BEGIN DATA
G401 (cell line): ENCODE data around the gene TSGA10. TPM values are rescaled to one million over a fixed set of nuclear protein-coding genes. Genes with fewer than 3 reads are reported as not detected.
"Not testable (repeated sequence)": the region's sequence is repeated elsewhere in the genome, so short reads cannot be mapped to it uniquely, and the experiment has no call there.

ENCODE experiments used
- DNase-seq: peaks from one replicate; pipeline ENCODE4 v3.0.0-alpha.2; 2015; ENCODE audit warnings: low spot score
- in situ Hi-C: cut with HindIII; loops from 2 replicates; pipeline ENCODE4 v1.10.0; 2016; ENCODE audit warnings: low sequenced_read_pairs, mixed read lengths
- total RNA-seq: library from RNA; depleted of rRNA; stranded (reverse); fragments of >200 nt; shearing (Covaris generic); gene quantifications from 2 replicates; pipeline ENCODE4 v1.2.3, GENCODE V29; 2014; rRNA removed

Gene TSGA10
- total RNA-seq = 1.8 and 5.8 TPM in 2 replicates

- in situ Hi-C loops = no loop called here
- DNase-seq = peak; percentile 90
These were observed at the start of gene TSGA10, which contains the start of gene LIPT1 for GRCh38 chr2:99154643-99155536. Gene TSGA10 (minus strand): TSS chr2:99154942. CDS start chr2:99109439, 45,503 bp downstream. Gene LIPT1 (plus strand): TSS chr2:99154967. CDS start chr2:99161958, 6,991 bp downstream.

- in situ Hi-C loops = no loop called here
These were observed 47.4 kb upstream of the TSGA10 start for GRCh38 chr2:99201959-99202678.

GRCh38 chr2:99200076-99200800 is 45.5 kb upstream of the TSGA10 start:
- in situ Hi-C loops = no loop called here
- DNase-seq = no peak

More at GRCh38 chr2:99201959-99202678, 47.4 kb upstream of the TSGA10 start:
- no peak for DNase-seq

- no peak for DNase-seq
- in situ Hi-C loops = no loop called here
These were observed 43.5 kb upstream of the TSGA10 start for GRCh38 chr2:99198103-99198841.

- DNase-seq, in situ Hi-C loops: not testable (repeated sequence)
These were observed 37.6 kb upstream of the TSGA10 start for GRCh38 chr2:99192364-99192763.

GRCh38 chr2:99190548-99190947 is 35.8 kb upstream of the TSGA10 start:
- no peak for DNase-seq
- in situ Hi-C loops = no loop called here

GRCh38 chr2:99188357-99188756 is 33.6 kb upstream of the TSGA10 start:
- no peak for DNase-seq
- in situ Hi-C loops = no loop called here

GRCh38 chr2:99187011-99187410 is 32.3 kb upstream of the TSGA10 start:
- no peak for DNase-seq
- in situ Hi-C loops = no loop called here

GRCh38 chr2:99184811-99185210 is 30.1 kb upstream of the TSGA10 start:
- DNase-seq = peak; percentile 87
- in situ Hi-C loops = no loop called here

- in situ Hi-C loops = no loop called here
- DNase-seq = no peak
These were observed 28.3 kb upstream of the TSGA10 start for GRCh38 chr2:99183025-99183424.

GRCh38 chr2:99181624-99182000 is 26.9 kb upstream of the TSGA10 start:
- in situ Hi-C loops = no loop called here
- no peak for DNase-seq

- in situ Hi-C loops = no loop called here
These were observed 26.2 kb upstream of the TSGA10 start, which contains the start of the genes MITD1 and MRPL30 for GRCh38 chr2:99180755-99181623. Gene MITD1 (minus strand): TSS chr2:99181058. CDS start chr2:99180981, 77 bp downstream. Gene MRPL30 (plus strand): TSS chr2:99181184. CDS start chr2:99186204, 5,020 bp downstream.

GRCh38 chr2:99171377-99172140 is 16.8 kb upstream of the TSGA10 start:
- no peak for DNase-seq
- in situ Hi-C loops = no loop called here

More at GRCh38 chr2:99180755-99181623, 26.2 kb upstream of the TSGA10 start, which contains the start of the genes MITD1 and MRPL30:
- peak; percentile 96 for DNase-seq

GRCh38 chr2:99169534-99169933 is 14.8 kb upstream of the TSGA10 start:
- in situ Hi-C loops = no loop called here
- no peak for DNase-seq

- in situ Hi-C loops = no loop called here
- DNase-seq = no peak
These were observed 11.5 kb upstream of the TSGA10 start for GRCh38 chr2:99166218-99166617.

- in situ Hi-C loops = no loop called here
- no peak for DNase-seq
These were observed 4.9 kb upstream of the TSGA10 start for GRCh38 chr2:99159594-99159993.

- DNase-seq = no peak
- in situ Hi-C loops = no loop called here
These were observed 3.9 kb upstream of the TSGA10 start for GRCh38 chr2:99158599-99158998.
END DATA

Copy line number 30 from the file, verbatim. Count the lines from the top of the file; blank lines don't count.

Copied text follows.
GRCh38 chr2:99187011-99187410 is 32.3 kb upstream of the TSGA10 start: